Communication, Machine Learning, Spatial Computing

Multidimensional Computing Accessibility in the Age of XR and AI

Does a dimension imply existence within space? That was the conversation that emerged this morning when I sat down with Kent Bye to talk about the philosophy and ultimate potential of computing. To me, dimensionality is more about characteristics and measuring in general, independently of the concept of “space”, but fortunately, my talk at the 2023 XR Access Symposium gets into the contextualization of dimensionality, and how it relates to the future of computing. To quote Kent, let’s dive in!

Today, I’m sharing the slides that I prepared for my talk at the 2023 XR Access Symposium. In building this presentation, I had a few goals – the first was to establish my own new paradigm for talking about XR and AI. I found that “multidimensional computing” encompassed both of those characteristics nicely, especially when we think through the vast amount of information that is built into each of those types of technology. Is it a bit wordy, as far as terminology goes? Absolutely, and frankly, I love it even more for that. I was surprised to find that a quick Google search didn’t return many established uses of the term, but that’s okay – language is dynamic and constantly evolving. If you enjoy the term and how it encompasses XR and AI, please join me in using it.

A secondary goal that I had was to try and articulate the importance of thinking across spectrums when it comes to building accessible computing systems. I love spectrums and non-binary thinking: after decades of believing in a singularly constructed reality, I’ve been fascinated by the emergent model of thinking that we can break out of our pre-programmed nature of constructing solidly-bound concepts and into a new state of thinking that embraces quantum principles. While our brains and bodies exist in a singularly constructed space, our minds, thoughts, and expressions are able to exist infinitely with the advent of multidimensional computing.

The third goal that I had was to try communicating with math as an analogy. We think of math as being a fixed, foundational, and challenging – but in practice, there are many fields of endeavor in which math becomes more accessible. I recently had a delightful conversation with the chief executive of the Topos Institute (who is hiring, btw!) about the way that mathematics fundamentals have downstream effects on the anthropological and societal structures, and it made me realize that I have shied away from using math as a mechanism and tool for communicating. This presentation was an opportunity to practice that.

There is a common phrase that is used when discussing autistic individuals: “If you’ve met one person with autism, you’ve met one person with autism.”[1] This phrase is meant to articulate the vast differences in the ways that autistic individuals experience the various challenges in their model of viewing and existing in the world. It doesn’t just apply to autism. It applies to virtually every single way that each and every one of us exist.

One reason that I like the idea of breaking dimensionality out of the “spatial” world to encompass more qualitative measures is that it recognizes how nuanced our ideas of measurement and metrics actually are.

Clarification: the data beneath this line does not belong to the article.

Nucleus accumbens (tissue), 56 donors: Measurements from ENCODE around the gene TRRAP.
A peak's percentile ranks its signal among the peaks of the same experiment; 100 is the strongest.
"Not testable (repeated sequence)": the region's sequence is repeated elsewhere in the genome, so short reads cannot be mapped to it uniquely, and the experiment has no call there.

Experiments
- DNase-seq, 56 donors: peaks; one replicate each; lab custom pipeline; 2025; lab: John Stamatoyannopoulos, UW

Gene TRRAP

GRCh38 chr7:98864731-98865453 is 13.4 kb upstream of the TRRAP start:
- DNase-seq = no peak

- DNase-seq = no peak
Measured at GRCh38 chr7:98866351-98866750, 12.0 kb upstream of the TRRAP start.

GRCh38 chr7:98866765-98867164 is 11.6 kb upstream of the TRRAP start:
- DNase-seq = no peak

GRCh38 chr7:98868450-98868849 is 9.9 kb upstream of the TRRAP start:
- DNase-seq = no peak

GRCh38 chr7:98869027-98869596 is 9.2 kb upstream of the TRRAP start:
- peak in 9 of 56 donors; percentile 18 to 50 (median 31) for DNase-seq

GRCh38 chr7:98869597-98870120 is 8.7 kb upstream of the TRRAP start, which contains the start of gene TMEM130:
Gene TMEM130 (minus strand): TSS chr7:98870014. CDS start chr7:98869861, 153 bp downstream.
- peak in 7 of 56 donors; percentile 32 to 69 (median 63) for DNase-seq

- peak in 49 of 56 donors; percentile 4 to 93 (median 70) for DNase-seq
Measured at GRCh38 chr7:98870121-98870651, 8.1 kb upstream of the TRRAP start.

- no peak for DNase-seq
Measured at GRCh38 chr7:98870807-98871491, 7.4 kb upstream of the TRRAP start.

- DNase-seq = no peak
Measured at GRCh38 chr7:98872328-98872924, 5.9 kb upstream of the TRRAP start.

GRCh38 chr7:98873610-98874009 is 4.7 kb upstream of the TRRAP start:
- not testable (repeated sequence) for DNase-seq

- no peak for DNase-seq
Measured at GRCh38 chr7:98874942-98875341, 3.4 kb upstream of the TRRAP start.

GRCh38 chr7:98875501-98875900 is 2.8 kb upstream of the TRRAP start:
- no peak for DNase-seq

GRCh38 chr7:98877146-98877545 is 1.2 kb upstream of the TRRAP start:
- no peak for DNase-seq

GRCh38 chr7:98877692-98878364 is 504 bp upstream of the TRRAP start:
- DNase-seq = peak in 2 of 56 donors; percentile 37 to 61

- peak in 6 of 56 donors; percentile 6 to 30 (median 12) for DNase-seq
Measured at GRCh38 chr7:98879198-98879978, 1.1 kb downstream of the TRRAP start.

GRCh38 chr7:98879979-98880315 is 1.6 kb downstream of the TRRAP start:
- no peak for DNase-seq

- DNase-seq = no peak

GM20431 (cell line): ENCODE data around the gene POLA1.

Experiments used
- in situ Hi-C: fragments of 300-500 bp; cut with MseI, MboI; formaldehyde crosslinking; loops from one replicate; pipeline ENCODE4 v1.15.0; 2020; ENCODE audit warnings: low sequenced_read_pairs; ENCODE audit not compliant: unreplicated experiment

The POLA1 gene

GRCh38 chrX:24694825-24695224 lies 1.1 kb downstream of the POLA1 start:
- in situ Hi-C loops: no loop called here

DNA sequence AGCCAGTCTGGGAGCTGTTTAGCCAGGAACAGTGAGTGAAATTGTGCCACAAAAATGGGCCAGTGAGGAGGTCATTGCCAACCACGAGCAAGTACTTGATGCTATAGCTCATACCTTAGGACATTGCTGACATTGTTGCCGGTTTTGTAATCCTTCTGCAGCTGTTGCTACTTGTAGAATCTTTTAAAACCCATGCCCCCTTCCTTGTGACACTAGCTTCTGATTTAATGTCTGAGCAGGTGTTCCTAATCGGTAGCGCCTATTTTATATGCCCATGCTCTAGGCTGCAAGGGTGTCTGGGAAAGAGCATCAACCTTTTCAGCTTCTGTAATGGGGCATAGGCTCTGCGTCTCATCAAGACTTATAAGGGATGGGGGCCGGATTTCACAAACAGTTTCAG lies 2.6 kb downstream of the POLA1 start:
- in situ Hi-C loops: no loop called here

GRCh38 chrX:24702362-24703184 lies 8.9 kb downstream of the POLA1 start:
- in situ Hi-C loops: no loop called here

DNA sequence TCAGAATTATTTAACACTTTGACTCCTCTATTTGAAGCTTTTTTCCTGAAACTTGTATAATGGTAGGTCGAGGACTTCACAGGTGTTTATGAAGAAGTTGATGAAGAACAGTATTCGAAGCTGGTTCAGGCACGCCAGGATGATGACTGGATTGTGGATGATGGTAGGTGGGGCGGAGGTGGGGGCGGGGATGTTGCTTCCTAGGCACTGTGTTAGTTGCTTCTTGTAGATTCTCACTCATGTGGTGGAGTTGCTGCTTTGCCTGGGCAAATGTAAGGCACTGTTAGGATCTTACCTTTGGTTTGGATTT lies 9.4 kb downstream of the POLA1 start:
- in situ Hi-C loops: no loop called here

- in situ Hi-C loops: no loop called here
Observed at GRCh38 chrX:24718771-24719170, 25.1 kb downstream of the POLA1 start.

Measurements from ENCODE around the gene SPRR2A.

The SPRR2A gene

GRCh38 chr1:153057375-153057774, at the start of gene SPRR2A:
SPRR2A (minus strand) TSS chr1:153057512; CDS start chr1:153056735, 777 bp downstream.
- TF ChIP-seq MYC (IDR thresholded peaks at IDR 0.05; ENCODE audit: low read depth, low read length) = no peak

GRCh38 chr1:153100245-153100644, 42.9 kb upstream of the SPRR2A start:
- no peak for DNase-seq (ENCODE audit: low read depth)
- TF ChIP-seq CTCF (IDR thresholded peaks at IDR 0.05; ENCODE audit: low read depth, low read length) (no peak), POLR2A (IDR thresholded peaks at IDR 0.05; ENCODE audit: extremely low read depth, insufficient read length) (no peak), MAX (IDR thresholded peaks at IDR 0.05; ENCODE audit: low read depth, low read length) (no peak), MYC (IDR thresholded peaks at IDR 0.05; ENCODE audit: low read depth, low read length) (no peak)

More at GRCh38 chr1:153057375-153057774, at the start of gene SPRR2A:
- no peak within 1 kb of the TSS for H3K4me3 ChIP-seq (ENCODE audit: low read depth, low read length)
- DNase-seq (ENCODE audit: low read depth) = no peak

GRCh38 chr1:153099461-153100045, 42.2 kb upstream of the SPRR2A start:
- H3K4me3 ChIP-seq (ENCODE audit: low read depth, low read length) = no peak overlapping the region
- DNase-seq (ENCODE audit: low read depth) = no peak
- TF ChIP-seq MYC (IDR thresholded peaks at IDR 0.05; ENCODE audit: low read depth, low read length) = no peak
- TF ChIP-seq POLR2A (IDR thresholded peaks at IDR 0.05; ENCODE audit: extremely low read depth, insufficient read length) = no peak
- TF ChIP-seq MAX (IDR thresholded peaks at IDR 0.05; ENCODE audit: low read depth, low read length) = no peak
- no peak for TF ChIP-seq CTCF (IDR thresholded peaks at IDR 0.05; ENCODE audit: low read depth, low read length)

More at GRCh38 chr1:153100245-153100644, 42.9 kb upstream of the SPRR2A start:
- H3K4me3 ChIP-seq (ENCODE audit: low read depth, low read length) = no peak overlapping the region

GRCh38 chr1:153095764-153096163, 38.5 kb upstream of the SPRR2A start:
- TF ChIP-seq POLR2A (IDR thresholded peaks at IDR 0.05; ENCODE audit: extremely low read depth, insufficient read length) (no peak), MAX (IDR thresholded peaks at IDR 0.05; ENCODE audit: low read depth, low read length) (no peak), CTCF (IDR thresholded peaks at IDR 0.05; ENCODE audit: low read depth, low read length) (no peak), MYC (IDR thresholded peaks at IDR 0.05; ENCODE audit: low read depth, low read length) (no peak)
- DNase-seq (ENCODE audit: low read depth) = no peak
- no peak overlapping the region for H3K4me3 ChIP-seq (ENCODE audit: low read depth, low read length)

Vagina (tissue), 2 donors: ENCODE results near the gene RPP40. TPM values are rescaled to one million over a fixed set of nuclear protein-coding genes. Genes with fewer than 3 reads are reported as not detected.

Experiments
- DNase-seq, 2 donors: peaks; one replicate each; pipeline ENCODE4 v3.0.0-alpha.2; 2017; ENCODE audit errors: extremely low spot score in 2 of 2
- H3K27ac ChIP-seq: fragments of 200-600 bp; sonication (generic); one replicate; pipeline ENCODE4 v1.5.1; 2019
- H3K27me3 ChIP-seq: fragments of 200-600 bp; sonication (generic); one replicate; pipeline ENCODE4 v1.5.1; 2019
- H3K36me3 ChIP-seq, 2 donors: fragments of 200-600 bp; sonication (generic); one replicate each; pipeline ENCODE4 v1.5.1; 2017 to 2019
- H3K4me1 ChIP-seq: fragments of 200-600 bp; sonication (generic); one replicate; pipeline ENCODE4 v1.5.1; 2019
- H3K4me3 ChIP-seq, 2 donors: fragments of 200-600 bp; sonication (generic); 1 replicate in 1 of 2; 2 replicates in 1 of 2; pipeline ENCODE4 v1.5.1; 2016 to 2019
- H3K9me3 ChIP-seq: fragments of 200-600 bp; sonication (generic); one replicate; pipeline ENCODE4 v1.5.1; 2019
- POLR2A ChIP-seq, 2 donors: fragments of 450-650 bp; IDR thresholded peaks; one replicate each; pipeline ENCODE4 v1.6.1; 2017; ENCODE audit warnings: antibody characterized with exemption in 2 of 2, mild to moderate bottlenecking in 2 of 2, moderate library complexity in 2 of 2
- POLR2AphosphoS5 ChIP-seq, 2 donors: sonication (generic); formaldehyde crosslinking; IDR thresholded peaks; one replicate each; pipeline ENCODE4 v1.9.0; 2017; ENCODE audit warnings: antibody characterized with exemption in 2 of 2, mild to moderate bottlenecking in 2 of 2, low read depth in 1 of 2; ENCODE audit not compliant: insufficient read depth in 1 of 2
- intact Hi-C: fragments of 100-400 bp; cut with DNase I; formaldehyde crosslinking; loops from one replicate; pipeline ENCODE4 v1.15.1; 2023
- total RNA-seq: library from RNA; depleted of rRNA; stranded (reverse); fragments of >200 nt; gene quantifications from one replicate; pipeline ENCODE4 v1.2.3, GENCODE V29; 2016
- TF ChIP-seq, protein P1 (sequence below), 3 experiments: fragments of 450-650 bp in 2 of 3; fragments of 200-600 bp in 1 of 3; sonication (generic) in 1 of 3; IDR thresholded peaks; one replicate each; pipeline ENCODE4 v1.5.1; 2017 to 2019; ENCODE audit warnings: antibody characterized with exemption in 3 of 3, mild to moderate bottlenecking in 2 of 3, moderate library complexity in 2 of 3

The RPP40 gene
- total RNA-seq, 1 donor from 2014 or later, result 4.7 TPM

A woman with short brown hair in a blue dress gesturing with her hands and frowning as she says "The situation's a lot more nuanced than that."

Accessibility is all about nuance. It’s about context. It’s about empowering people with tools to maintain agency and create their own experiences that reflect their lived experiences. If we go straight to the source of computer science fundamentals – and math – then we can perhaps re-imagine the way that we think about who builds and owns the software that we use as tools for access to humanity’s collective knowledge.

The last goal that I had – the one that overarches all of my work – was to encourage a way of thinking that centers agency and ability to act. Too often, at least in western culture, we are taught helplessness at various points of our social existence. Sometimes it is due to lack of access to resources. Sometimes it is due to an intentional or unintentional silencing of voices. Right now, I’m a bit jaded on the fact that it’s largely due to keep those with power in a position of maintaining control.

But, I’m hopeful that if my message through this talk can reach and help just one person, then I’ve done my job. I know that I will never be able to quantify my impact on the world, but it is the dimension that I most closely align to when I think about how to construct my days and the way that my brain spends its limited time on this planet.

[1] When discussing autism and other neurodivergency and disability conditions, it’s important to recognize and grant agency in how each individual chooses to self-identify. In this case, I used both people-first (“person with autism”) and identity-first (“autistic”) because I use both of them. Some people prefer people-first language exclusively, and some people prefer identity-first language exclusively. I use both for myself, and share this to explain the context behind when one or the other may be preferred.